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Wikipedia editors insisted a black guy was a serial killer for years

by on08 November 2021


We can say what we like and you can't touch us – its the law

Wikipedia editors decided that an African-American man from Florida was serial killer Nathaniel White for nearly two and a half years and is proud of the fact that US Justice protects it from this sort of thing.

For more than two years, Wikipedia illustrated its article on New York serial killer Nathaniel White with the police photo of an African-American man from Florida who happened to have the same name. A Wikipedia user said he had found the picture on crimefeed.com, a "true crime" site associated with the Discovery Channel, which also used the same photo in a TV broadcast on the serial killer.

The page was viewed over 125,000 times, including nearly 12,000 times on the day the TV programme ran. The man whose picture was used said he received threats from people who assumed he really was the killer, and took to dressing incognito.

Thanks to Wackypedia his picture is now all over Google when people search for the serial killer. White sued Wackpedia only to find his case thrown out by a US court because the Judge was bound by the protections afforded by Section 230 of the Communications Decency Act.

"Our ability to maintain and grow the world's largest repository of free knowledge depends on robust legal immunity. The Wikimedia Foundation applauds this ruling and remains committed to protecting global exchange of knowledge and freedom of expression across the internet."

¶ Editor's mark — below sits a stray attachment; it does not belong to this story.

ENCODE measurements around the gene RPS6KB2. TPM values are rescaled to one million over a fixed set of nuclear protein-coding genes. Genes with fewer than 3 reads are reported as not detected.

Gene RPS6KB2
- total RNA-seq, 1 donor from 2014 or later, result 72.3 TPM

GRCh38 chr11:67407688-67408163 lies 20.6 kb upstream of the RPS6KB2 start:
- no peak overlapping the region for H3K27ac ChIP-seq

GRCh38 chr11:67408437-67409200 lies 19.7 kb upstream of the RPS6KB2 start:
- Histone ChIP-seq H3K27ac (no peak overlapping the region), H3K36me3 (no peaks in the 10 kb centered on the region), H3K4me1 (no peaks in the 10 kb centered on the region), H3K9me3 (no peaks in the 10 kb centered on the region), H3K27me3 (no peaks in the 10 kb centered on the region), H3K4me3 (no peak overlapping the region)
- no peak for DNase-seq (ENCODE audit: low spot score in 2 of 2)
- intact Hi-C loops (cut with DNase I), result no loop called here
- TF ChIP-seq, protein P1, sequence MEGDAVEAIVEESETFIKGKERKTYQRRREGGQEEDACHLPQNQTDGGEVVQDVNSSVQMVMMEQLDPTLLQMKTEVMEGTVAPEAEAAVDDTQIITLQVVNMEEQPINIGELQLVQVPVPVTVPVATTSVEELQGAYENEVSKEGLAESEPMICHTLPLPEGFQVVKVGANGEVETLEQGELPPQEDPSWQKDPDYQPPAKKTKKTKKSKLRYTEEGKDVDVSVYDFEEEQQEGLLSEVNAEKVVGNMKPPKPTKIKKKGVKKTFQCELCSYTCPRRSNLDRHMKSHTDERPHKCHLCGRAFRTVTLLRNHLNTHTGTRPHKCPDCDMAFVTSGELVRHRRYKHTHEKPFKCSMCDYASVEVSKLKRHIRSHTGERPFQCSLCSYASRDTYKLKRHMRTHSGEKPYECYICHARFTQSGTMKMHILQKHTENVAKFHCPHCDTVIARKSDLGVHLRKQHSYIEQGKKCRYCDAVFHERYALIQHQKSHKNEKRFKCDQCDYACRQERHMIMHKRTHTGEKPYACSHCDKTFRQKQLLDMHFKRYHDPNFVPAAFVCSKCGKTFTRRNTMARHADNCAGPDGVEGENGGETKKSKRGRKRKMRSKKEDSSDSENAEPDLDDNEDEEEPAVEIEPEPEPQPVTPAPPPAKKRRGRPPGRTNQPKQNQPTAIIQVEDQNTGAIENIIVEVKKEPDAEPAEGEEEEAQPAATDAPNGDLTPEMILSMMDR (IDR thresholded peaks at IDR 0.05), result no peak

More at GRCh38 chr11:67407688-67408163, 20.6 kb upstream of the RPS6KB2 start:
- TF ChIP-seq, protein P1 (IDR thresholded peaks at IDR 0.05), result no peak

But while the Judge might have been correct when it came to the Communications Decency Act protecting Wackypedia the law probably did not understand how Wackypedia editors work. For example, no one seemed to ask why it took two and a half years for the editors to remove the picture.

Andreas Kolbe pointed out on Signpost that for a man to have his face presented to the world as that of a serial killer on a top-20 website, for such a significant amount of time, can hardly be described as indicative of 'very effective' quality control on the part of the community.

In fact, the picture was only removed after a mainstream press report pointed out that Wikipedia had the wrong picture and was removed by an unknown member of the public, an IP address that had never been edited before, has not been edited since and the correction not undone.

The volunteer community seems to have been entirely unaware of the problem. So rather than use the case to highlight how wonderful Wackpedia is with its legal protections, it is probably a good time for the outfit to face up to the fact that its edit system is borked, probably institutionally toxic and needs a rethink. Would Wikipedia's editors have reacted quicker to take down the picture if they had defamed a white guy? Is the system requires a pathological belief in the authority of secondary rather than primary sources its undoing? Are Wikipedia's editors so used to their god-like powers over who has the right to speak and exist that they now decide who commits crimes?

Kolbe ultimately asks if there's a deeper moral question in a world where a man was "defamed on our global top-20 website with absolute impunity, without his having any realistic hope of redress for what happened to him.

On the day the picture was removed from the article, a video about the serial killer was uploaded to YouTube — complete with White's picture, citing Wikipedia. At the time of writing, the video's title page with White's colour picture is the top Google image result in searches for the serial killer. All in all, seven of Google's top-fifteen image search results for Nathaniel White serial killer today feature White's image. Unfortunately, only two black-and-white photos show what seems to have been the natural killer.

A comment on the Wikimedia Foundation blog adds, "What I'd much rather see is an acknowledgement that the community process failed White to an extreme degree and that steps will be taken to prevent recurrence of such cases."

It won't happen of course, when idiots have power they rarely let it go. After Wackypedia editors have been deciding who is notable or not, which books or magazines people write, and which magazines are published for decades now and no one has stopped them.

 

 

Last modified on 08 November 2021
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